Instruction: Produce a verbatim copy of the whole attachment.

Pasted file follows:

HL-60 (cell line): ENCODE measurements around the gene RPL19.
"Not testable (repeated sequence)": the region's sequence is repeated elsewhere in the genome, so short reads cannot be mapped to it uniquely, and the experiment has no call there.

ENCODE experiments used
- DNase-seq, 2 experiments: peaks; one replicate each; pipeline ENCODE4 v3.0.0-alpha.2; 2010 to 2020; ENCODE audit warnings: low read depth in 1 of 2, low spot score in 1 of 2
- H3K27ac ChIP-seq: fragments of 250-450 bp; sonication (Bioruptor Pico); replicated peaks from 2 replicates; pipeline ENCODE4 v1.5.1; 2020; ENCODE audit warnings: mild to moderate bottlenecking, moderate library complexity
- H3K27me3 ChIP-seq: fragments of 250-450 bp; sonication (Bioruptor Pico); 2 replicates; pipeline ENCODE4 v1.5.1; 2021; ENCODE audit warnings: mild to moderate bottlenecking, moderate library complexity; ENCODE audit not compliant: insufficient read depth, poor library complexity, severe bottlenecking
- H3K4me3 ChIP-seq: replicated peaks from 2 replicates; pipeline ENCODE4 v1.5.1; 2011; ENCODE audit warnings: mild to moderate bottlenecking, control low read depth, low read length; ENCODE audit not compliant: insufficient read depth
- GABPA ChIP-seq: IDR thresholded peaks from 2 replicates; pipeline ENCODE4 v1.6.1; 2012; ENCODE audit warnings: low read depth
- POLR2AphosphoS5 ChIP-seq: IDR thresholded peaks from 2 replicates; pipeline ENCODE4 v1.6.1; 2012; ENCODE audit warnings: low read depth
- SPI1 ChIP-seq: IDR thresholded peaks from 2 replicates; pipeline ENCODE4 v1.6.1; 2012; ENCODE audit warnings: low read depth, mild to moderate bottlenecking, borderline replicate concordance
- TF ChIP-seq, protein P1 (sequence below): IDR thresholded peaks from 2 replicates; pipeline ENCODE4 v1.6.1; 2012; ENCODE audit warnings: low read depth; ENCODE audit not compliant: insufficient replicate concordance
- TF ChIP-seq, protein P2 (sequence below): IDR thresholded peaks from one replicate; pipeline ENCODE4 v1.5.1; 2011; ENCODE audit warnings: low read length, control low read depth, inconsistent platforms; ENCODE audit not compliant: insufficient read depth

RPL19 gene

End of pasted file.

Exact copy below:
HL-60 (cell line): ENCODE measurements around the gene RPL19.
"Not testable (repeated sequence)": the region's sequence is repeated elsewhere in the genome, so short reads cannot be mapped to it uniquely, and the experiment has no call there.

ENCODE experiments used
- DNase-seq, 2 experiments: peaks; one replicate each; pipeline ENCODE4 v3.0.0-alpha.2; 2010 to 2020; ENCODE audit warnings: low read depth in 1 of 2, low spot score in 1 of 2
- H3K27ac ChIP-seq: fragments of 250-450 bp; sonication (Bioruptor Pico); replicated peaks from 2 replicates; pipeline ENCODE4 v1.5.1; 2020; ENCODE audit warnings: mild to moderate bottlenecking, moderate library complexity
- H3K27me3 ChIP-seq: fragments of 250-450 bp; sonication (Bioruptor Pico); 2 replicates; pipeline ENCODE4 v1.5.1; 2021; ENCODE audit warnings: mild to moderate bottlenecking, moderate library complexity; ENCODE audit not compliant: insufficient read depth, poor library complexity, severe bottlenecking
- H3K4me3 ChIP-seq: replicated peaks from 2 replicates; pipeline ENCODE4 v1.5.1; 2011; ENCODE audit warnings: mild to moderate bottlenecking, control low read depth, low read length; ENCODE audit not compliant: insufficient read depth
- GABPA ChIP-seq: IDR thresholded peaks from 2 replicates; pipeline ENCODE4 v1.6.1; 2012; ENCODE audit warnings: low read depth
- POLR2AphosphoS5 ChIP-seq: IDR thresholded peaks from 2 replicates; pipeline ENCODE4 v1.6.1; 2012; ENCODE audit warnings: low read depth
- SPI1 ChIP-seq: IDR thresholded peaks from 2 replicates; pipeline ENCODE4 v1.6.1; 2012; ENCODE audit warnings: low read depth, mild to moderate bottlenecking, borderline replicate concordance
- TF ChIP-seq, protein P1 (sequence below): IDR thresholded peaks from 2 replicates; pipeline ENCODE4 v1.6.1; 2012; ENCODE audit warnings: low read depth; ENCODE audit not compliant: insufficient replicate concordance
- TF ChIP-seq, protein P2 (sequence below): IDR thresholded peaks from one replicate; pipeline ENCODE4 v1.5.1; 2011; ENCODE audit warnings: low read length, control low read depth, inconsistent platforms; ENCODE audit not compliant: insufficient read depth

RPL19 gene